Predicting Oil and Gas Prices: 2009-2016

Jun. 24, 2009 5:57 AM ETOIL-OLD, XLE, USO, DBO, OIH33 Comments
Ivan Kitov profile picture
Ivan Kitov


In the United States, there exist robust linear trends in the differences between headline (or core) CPI and price indices for individual subcategories of goods and services such as energy, food, housing, etc.

Chiefly these differences can be represented by a piece-wise straight line. The periods of the transition from one trend to another are characterized by an elevated volatility. The difference between the core CPI and the price index for motor fuel can be also accurately approximated by several straight lines. In 2008, the negative trend was replaced with a positive one, and thus, a very high volatility in motor fuel price was observed, with an extension into 2009.

The change in the trend was accompanied by an “overshoot” in the price for motor oil, which dropped much lower than that expected from the new trend. Therefore, the difference has to return to the new positive trend in 2009. During the recovery period, the index for motor fuel will grow by 90 units or 50%. The price for motor fuel in the US will also grow by 50% by the end of 2009. Oil price is expected to rise by ~50% as well, from its current value of ~$50 per barrel.

Therefore, the fair price is not a fixed value but a linear function of time.

Key words: CPI, motor fuel price, prediction, US

JEL Classification: E31, E37


The change in consumer prices is an eternal concern of any economy. In developed countries, the overall level of prices is the responsibility of central banks. Both high price inflation and deflation are considered by the mainstream economics as malicious phenomena which must be avoided by any means.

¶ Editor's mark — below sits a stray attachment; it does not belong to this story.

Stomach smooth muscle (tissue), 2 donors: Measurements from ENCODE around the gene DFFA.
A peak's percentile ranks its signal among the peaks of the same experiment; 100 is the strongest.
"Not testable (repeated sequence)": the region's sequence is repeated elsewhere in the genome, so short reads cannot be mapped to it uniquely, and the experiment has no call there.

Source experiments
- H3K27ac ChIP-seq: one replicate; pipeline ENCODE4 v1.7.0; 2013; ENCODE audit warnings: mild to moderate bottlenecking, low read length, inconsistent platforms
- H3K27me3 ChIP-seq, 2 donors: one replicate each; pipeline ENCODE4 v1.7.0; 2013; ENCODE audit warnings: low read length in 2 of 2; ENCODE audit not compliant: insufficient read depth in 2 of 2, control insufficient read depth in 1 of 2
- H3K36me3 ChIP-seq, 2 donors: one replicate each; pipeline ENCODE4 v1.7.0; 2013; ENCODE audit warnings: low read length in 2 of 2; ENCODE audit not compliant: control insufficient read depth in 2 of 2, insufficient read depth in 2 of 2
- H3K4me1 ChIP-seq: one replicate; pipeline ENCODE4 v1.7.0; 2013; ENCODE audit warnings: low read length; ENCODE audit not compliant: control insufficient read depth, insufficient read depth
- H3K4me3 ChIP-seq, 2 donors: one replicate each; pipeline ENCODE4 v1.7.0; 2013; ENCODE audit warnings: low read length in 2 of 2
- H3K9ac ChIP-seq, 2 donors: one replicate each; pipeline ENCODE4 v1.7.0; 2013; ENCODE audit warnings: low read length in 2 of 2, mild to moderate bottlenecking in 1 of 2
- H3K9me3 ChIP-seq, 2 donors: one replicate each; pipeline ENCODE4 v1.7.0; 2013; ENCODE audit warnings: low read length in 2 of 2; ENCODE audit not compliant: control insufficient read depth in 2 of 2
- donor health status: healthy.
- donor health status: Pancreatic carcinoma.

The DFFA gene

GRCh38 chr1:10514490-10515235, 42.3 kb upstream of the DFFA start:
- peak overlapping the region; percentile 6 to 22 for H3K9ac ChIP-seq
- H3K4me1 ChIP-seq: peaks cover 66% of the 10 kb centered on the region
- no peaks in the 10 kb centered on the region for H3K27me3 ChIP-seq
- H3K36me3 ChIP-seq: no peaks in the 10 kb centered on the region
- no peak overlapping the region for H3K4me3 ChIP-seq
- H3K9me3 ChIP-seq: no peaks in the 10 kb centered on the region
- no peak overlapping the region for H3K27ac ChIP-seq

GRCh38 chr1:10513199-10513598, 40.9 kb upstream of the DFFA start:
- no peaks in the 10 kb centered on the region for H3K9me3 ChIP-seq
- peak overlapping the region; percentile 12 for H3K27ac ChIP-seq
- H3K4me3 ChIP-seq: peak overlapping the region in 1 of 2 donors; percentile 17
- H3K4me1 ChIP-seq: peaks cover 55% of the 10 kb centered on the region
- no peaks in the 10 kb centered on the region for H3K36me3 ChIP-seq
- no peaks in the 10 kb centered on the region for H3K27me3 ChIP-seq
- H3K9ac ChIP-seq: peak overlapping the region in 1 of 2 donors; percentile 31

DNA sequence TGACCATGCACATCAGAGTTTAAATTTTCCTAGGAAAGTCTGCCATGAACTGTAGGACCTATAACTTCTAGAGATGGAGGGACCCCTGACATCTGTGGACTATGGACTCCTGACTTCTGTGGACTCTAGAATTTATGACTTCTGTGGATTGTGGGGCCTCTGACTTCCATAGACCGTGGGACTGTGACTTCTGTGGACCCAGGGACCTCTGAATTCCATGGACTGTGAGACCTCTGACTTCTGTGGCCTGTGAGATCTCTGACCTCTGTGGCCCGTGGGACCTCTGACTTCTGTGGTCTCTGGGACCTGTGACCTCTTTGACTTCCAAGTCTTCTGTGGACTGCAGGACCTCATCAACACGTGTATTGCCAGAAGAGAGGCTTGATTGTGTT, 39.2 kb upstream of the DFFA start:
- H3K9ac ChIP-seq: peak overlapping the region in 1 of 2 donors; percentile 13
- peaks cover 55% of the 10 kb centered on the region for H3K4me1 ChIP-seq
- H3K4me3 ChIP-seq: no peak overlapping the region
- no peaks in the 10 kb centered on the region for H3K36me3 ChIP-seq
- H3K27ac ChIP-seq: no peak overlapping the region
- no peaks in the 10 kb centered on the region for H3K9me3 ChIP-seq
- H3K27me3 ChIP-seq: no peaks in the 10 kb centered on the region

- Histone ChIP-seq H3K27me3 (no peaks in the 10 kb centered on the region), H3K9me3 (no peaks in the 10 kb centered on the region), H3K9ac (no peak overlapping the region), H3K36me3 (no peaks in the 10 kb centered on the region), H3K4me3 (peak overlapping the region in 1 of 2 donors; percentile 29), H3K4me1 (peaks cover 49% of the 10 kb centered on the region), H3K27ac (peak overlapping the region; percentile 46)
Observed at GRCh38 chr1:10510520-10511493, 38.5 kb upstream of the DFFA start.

This is not a correct presumption, however, because inflation in advanced economies is driven only by the change in labor force [1-8]. There exists a

This article was written by

Ivan Kitov profile picture
I am a Doctor of Physics and Mathematics, Lead Researcher at the Institute for the Geospheres' Dynamics, Russian Academy of Sciences. In economics and finances, we apply strict quantitative methods, like those in classical mechanics, to predict the evolution of measured economic and financial variables: real GDP, inflation, unemployment, labor productivity, labor participation rate, personal income distribution, firm size distribution, S&P 500 returns, prices of commodities and shares of S&P 500 companies. We give only varified quantitative predictions - less words, more figures. Download original articles and working papers from Research Papers in Economics:

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